I Haven’t Chewed on Dead Languages Before

Archaic title, I know.

I recently wrote a short blurb on Washington Irving’s writing style, an effervescent flow that so succinctly creates a mood via environmental description it’s mind-blowing. His grasp of English is surreal. His poetic style is disarming. His fantasy feels real on a fundamental level. My blurb, which is found on another blog somewhere on the interweb, was the birthplace of a strange question: is English dying? Is Irving’s English a different language than our own? On the surface, obviously it is not. Same words, same accents. A native (or ESL) English reader would most likely understand everything the man wrote. Yet surely most 21- year olds would need a dictionary for most of the major themes found within.

AND THIS GUY WROTE FAIRY TALES. Let me say this again, because it’s driving me up a wall. Fairy tales. Supernatural fantasy. The stuff of superstitious salt-throwing folk. The stuff of people who identify as “folk.” Folksy people. He’s not collecting data or proposing theses or dissertations. He’s not creating litigation, or fighting laws. He has NO underlying message except to create a story. How many simple-thought writers have you come across in the past, say, thirty years that elicited such a grandiose response. And NO, Tolkien doesn’t count. He’s outside the 30 year mark.

Yet I’ve been on the opposing end of this writing style, spending years perfecting (or trying, at least) an alluring writing style, strong vocabulary, commanding grasp of the language just to get published. (I might have another issue with it, but…) No editor responds, no agent replies with more than a form rejection. Then, I turn around and wade through fifty shades of terrible to find one gem. And fifty gems don’t add up to Irving’s delicious writing. Every damn word is a tickle in the happy center of my brain. (in a good way)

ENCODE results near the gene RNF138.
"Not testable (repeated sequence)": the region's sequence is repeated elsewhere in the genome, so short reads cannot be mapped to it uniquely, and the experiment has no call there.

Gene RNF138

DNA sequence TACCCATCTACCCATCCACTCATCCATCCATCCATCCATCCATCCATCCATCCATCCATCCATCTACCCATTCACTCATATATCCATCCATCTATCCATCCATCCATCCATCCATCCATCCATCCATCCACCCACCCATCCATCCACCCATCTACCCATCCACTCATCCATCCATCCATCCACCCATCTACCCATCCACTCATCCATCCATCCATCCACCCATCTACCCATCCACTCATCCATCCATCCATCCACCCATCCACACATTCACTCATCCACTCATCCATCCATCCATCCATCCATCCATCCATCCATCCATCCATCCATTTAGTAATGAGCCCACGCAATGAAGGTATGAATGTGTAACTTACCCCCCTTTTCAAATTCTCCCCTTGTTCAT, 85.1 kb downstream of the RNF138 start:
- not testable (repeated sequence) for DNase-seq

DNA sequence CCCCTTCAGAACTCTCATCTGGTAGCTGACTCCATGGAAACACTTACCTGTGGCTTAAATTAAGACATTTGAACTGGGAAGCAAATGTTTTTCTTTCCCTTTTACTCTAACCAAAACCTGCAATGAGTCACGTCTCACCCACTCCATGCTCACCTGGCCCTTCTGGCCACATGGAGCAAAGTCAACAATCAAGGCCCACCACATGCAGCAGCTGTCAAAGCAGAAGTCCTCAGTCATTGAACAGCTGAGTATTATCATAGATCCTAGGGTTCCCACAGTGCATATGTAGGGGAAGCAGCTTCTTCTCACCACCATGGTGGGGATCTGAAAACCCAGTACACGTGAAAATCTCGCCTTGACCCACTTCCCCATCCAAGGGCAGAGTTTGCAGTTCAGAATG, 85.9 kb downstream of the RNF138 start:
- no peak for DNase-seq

I know the general public doesn’t like “hard-to-read” literature. My wife, a brilliant woman, wants nothing more than to read fluff during her time off. It’s understandable that the market can’t sustain good literature because Average Joe wants simple words and simple characters. I get it. But isn’t this destroying the nuances of language? Isn’t this forcing erudite literature into abscessed corners where only wine-drinkers and academics dare tread?

Furthermore I’m looking at the trends toward internet language (totes, anyone?), memes, and abbreviations that denote an overall ignorance and disinterest toward English as a whole. I won’t devolve this into a discussion about their, there, and they’re, but it’s there.

Proudly there. Ignorantly there. Paired equally with, “Speak English!” (or the more notable, “Speak American!”)

Irving’s works have become national treasures (or were, back in the ’90’s). Ichabod Crane and Rip van Winkle were household names, if not names we’d actually give our children.

So is the language “evolving” into a more simple form? A more dialectually distilled all-language that allows the most of information to come across while using the least effort? Has it turned into its own version of leet speak? As a writer it frightens me a bit. Simultaneously, it excites me. A challenge. A chance and opportunity to break through the leagues of simple.

Finally, I’ve found several “simple” writers who have made an art out of it, portraying a perfect story arc with complex characters posing behind simple words. They’re the exceptions.

I need to break out of this. I know of TWO great 21st century writer who hit the ground running in complexity. Read House of Leaves. Read Fight Club.



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